Serverless functionality, whether built on a provider like AWS, Azure, GCP, or locally using OpenFaaS, all rely upon triggers. These triggers are tied to events within the provider’s infrastructure, such as requests to a specific URL, and are intended to integrate seamlessly with the rest of your tech stack. These triggers spawn creation of a function container to handle your request. This removes the need to focus on scalability as you grow while also removing the need for your developers to focus on architecture.
What Are Serverless Security Concerns?
Serverless technology brings significant power and flexibility to a development team, letting them focus on features and functionality instead of infrastructure. This flexibility of serverless applications is not without its risks, though, and it’s important to be aware of the potential security concerns you might encounter before setting foot in the serverless world.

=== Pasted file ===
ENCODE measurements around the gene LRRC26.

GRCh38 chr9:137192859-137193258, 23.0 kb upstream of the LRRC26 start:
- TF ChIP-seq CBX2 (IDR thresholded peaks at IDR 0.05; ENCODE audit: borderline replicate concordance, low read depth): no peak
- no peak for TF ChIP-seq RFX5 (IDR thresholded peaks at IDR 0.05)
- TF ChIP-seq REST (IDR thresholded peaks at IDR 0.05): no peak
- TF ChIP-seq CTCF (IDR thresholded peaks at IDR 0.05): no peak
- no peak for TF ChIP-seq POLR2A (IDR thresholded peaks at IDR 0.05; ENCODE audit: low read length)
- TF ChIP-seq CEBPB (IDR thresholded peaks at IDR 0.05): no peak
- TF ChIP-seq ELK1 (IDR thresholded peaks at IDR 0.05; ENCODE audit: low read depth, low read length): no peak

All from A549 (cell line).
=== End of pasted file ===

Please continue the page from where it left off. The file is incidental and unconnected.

The first security concern you’re likely to run into is simply keeping your security consistent across all of your serverless functions. As standards evolve in your organization, and holes in your security approach are found, you’ll need to propagate the fixes for those holes throughout your entire suite of serverless functions.
On top of the additional complexity due to your application being split among a number of functions, serverless applications face an uphill battle in observability. Logging function activity simply isn’t enough of a signal when troubleshooting issues that are spread across multiple serverless functions. Native tools like CloudWatch start to fail under significant complexity, meaning you will lack visibility as your customers are using your application.
Arising from this is another potential security risk for your application. Security for serverless functions is managed through IAM roles. If these roles have security sets that are too permissive, you can expose your infrastructure to the risk of a rogue function wreaking havoc due to insufficient security restrictions.